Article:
A story by Lynn Peasley Sanborn from 1930's
The boys were proud to be trusted to drive the wagon drawn by Old Prince, the family horse. The hay in the Old Field of the Peasley farm on Mason's Bay in Jonesport had been cut and dried. My father Edward and his cousin Eugene were sent to collect it. Getting the hay in was important. Without it they’d have nothing to feed Prince come winter.
They’d filled the wagon several times, driven it carefully along the road, and backed it into the barn. This was the part that took some skill. They pitched it into the hay mow, while the old horse waited patiently, and headed back to fill the wagon again.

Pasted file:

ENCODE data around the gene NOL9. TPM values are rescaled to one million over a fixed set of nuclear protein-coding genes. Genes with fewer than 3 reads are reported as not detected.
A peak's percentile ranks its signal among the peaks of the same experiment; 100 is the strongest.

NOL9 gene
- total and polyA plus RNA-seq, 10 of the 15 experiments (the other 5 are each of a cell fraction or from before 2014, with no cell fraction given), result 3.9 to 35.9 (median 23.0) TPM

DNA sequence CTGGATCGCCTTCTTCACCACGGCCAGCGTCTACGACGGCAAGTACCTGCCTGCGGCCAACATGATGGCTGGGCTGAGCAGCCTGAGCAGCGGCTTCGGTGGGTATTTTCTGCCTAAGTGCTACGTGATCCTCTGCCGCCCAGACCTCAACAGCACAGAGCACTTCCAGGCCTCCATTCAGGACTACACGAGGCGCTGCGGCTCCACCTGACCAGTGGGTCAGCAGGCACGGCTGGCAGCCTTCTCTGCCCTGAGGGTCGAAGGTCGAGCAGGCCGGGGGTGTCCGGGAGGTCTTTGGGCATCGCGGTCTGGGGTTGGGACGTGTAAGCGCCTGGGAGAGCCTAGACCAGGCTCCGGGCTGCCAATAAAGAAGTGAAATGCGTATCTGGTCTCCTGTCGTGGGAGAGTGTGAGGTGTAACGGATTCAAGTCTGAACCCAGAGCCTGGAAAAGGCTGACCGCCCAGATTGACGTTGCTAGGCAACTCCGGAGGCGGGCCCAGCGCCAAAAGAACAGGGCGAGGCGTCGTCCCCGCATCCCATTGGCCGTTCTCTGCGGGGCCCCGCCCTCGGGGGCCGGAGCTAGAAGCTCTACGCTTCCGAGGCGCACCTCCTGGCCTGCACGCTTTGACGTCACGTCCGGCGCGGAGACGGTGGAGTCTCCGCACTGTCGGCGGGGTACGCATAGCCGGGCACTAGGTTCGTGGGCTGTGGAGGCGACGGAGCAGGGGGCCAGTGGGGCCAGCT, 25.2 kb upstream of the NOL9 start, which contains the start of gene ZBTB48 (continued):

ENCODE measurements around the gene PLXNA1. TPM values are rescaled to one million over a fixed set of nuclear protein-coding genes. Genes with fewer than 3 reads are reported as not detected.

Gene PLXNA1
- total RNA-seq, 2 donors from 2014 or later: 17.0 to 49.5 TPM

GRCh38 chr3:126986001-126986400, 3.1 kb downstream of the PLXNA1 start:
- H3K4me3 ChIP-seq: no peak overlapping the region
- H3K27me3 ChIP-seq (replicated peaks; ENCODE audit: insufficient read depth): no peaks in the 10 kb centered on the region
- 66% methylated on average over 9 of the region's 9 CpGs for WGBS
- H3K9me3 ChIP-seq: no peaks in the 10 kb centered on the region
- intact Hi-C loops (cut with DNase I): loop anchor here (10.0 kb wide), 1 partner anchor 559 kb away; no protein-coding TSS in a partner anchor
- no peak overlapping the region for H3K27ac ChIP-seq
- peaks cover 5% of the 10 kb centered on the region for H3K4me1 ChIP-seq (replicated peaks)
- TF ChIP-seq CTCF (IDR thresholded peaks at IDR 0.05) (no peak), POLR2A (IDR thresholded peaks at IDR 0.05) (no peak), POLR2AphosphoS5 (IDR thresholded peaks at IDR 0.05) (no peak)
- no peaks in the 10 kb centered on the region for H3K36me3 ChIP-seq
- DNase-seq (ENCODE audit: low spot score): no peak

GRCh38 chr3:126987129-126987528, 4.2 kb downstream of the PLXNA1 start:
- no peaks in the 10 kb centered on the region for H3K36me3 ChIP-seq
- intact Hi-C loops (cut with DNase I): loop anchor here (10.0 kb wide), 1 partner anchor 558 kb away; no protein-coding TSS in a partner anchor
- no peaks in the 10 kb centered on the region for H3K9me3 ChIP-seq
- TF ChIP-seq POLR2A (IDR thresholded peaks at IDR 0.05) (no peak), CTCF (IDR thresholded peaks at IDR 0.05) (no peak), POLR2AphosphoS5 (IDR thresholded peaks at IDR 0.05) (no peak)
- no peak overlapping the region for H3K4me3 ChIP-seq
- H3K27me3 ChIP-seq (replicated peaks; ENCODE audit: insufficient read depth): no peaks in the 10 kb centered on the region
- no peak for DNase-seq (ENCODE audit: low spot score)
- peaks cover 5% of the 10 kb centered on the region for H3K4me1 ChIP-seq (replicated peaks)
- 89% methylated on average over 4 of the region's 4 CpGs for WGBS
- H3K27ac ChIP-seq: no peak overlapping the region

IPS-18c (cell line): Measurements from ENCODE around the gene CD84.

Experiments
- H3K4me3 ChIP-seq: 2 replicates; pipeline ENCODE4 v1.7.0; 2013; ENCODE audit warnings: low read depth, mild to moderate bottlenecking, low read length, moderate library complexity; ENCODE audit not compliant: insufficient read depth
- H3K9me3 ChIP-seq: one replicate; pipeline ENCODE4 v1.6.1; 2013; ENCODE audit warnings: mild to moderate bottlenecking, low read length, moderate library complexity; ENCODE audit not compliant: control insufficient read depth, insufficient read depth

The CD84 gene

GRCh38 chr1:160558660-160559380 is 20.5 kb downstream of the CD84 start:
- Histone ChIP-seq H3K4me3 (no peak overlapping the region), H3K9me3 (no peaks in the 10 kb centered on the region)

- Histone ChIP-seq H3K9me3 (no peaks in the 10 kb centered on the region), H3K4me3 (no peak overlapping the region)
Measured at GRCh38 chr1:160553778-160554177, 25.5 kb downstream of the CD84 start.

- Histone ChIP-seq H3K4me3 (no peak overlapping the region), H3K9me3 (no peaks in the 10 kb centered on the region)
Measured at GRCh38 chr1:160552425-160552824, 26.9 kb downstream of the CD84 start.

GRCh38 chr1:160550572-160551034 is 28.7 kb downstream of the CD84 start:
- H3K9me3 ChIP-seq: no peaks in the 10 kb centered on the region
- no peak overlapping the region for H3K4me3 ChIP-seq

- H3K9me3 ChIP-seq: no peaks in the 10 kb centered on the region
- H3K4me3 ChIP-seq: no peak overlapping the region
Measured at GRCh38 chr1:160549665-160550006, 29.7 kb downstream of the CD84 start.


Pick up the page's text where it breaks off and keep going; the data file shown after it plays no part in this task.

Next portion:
Pitching hay in the hot summer sun is hot itchy work. The boys figured they deserved a quick dip in the bay when they’d filled the wagon with the last load of the day.
Just a quick dip, but boys aren’t always the best judge of time when they’re having fun. After cooling off, they climbed up over the bank to drive the wagon back to the barn. To their horror, both horse and wagon were gone. Harsh physical punishments were the norm at that time for even minor infractions, but to lose the horse and wagon! Their future would surely not be worth living.
The boys raced over the half mile to the barn in record time. And there was Prince and the wagon. He had not only taken it home, he backed it up to the barn door and was waiting for someone to open it!